One of the key components of managing your inventory is ensuring you always have the right amount of materials, components, or products on hand to meet your demand.
Having too many of these things can create problems as you’re spending money you don’t need to on carrying costs, storage, and so on.
Having too little inventory means your customers may want a product only to discover it’s not in stock (and then go to another retailer).
Securing the right inventory levels is crucial to the success of your business, but it’s not just a matter of making sure you have the right amount of product or materials on hand. Sometimes you’ll have to deal with suppliers who have their own rules about ordering.
One of the most commonly encountered issues when ordering more stock is the dreaded minimum order quantity.
What is minimum order quantity and how can you use it to your advantage? That’s what we’re going to discuss today.
What is MOQ?What does MOQ mean? It’s an abbreviation for minimum order quantity. This can also sometimes be referred to as a minimum purchase quantity.
A minimum order quantity is the smallest amount of a product a supplier will sell to you.
In other words, if you need less than the minimum order quantity you have two options: order more than you need, or wait until you need at least the minimum amount they’re willing to sell before placing your next order.
Minimum order amounts will vary by supplier – and often by product.
Higher end items that are generally more expensive will often have a lower minimum order quantity. The company doesn’t want to risk losing sales by making you put out an exorbitant amount of money for supplies.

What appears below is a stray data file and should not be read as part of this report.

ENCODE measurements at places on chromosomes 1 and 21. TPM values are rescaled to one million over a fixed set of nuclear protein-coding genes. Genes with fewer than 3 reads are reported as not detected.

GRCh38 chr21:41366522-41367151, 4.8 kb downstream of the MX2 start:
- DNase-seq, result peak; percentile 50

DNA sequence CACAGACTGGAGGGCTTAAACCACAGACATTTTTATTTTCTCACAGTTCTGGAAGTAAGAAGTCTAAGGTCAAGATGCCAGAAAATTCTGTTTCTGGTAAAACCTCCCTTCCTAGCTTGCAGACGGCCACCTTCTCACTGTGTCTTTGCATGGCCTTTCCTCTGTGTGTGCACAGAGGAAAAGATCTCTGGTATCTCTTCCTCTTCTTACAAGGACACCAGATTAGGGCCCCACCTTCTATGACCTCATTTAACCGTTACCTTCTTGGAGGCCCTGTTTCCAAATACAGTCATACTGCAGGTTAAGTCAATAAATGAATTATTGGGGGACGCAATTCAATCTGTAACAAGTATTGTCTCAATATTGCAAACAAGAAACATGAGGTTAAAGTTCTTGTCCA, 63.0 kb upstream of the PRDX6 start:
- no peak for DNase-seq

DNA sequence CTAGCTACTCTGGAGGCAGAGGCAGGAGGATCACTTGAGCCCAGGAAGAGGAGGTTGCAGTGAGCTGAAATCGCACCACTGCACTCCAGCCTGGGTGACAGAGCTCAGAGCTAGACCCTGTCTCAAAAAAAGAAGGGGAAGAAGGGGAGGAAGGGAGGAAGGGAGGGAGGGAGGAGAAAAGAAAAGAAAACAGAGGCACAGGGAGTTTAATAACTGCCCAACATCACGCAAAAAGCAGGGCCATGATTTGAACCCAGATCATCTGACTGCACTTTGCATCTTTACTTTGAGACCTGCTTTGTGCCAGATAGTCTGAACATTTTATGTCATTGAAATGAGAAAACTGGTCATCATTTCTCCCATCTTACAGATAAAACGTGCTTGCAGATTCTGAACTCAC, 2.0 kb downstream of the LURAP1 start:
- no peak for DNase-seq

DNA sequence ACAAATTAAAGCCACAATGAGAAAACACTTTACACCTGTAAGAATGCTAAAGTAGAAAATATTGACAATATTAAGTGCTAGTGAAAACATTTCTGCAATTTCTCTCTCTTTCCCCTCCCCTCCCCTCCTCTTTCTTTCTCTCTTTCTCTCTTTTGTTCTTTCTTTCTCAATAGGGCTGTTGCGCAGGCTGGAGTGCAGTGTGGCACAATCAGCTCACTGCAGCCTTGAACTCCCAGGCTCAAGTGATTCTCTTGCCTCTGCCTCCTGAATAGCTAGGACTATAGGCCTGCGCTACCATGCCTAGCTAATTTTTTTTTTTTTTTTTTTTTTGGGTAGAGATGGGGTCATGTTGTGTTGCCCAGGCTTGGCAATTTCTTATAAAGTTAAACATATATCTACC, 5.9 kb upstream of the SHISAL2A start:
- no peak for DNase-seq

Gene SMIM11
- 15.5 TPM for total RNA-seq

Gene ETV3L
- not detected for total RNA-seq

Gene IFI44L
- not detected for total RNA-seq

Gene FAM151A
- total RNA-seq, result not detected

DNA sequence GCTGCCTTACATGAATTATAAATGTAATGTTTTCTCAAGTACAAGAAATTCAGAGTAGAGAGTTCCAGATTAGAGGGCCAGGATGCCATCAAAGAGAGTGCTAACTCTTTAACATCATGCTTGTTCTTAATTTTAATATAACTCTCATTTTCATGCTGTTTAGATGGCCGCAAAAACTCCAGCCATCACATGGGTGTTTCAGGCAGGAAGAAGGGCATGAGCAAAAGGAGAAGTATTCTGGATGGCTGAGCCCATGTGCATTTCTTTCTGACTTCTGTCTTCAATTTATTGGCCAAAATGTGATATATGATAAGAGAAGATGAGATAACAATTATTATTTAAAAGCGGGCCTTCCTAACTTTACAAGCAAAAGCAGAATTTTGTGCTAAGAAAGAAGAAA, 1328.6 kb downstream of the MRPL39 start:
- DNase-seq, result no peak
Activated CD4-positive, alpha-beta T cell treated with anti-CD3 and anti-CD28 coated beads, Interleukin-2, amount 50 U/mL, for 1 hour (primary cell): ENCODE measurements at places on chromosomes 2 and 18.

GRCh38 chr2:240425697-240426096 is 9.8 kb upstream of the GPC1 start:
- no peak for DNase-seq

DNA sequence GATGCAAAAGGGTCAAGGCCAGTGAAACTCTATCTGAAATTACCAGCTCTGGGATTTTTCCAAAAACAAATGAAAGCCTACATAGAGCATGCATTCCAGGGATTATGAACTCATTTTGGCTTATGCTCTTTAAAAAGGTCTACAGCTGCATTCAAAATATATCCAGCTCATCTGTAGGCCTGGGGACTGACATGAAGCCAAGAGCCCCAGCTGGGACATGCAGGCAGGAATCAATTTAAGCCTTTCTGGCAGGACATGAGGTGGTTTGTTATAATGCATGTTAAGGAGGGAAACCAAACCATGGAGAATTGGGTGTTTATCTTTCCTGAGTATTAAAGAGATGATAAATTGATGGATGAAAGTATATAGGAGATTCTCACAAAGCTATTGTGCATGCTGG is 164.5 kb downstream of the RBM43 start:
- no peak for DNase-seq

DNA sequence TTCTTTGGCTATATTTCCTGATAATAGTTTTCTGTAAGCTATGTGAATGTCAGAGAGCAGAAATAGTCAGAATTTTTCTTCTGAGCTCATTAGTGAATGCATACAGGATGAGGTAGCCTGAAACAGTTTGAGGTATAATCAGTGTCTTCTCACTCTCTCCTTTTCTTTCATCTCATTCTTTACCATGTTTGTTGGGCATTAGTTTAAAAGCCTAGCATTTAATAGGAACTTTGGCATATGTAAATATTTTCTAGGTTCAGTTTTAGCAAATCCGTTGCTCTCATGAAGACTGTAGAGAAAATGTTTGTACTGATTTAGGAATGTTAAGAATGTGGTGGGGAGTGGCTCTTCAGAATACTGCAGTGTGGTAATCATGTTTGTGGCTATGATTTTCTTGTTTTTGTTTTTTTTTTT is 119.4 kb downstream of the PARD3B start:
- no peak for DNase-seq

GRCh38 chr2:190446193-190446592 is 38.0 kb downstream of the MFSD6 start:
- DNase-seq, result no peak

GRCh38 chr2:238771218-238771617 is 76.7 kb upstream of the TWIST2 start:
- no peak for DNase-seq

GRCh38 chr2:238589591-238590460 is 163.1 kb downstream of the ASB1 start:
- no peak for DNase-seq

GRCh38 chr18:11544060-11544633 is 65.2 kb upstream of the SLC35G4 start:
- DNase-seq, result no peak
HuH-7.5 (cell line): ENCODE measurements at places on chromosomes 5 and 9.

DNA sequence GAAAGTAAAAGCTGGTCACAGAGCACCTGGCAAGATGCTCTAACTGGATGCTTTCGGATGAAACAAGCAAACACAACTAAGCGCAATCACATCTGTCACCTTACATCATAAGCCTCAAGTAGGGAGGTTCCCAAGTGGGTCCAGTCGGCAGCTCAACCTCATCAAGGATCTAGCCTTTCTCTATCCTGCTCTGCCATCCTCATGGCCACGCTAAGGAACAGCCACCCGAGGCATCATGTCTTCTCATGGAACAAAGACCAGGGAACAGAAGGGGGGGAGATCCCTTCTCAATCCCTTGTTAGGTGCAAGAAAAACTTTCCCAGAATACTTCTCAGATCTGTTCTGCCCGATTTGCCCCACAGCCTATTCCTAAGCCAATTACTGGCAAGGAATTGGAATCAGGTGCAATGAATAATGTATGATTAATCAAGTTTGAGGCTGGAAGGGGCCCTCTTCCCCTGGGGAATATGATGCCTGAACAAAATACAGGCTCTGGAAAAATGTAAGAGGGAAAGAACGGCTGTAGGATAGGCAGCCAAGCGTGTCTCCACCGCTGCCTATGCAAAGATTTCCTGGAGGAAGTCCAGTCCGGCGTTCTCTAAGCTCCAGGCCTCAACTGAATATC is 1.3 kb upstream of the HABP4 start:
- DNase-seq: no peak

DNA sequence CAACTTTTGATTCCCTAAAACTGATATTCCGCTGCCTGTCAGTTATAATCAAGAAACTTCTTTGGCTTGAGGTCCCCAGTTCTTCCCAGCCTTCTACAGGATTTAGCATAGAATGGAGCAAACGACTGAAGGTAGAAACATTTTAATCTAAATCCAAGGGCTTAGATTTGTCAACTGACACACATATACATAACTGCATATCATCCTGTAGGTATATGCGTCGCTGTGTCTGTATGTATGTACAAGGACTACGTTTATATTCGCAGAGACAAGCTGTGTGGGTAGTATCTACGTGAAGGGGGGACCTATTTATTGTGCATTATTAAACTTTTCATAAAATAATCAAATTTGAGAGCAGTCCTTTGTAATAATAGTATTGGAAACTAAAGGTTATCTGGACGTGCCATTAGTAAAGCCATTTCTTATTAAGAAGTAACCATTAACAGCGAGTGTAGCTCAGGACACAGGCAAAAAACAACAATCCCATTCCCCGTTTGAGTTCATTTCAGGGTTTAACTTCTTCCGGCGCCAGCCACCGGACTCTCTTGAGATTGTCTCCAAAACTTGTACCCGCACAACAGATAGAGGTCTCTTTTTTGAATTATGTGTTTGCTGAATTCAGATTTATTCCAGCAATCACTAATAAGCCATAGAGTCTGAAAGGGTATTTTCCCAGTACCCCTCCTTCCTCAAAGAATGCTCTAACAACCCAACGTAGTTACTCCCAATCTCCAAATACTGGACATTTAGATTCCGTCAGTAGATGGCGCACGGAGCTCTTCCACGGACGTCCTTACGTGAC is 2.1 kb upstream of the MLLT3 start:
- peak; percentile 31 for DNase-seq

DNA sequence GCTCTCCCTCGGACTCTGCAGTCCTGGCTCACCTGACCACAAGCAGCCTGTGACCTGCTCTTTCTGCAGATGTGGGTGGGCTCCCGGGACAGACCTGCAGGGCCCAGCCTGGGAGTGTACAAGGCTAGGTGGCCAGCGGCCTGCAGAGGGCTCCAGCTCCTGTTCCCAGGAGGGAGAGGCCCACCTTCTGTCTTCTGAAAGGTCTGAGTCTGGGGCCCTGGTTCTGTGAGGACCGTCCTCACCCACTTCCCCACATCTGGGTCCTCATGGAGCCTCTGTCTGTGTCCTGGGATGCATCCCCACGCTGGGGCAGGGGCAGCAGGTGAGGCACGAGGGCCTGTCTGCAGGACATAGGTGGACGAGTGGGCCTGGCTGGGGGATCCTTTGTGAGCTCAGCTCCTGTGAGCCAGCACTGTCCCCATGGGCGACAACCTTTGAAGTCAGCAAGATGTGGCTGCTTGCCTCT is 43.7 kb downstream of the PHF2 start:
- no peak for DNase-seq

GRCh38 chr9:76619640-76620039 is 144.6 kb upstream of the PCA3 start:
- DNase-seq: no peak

Lower cost items will generally have a higher minimum order quantity because of things like profit margin, cost of shipping, and so on.
So, now that we know what minimum order quantity is, let’s talk about how it affects you as both a supplier and a buyer.
How do Minimum Order Quantities Help Wholesalers?
At this point, you may be wondering, “Why would someone actively prevent a sale by requiring a potential buyer to purchase more than they need?”
This is a legitimate question. Sales people are taught to close deals above all else.
But in instances where wholesalers are selling things, sometimes selling fewer items actually winds up costing them money in the long run. Exorbitant shipping prices and low profit margins can make it detrimental to actually sell some things in small amounts.
Minimum order quantities help wholesalers:
- Increase profits
- Turn over inventory at a faster pace
- Remove “bargain hunters” from the mix.
So, how does a minimum order quantity work?
Say you’re selling widgets. When you sell your widgets in a store or online to a retail customer, your widget sells for $20.
However, you decide you want to wholesale your widgets and blow out your entire inventory quickly. How do you do this?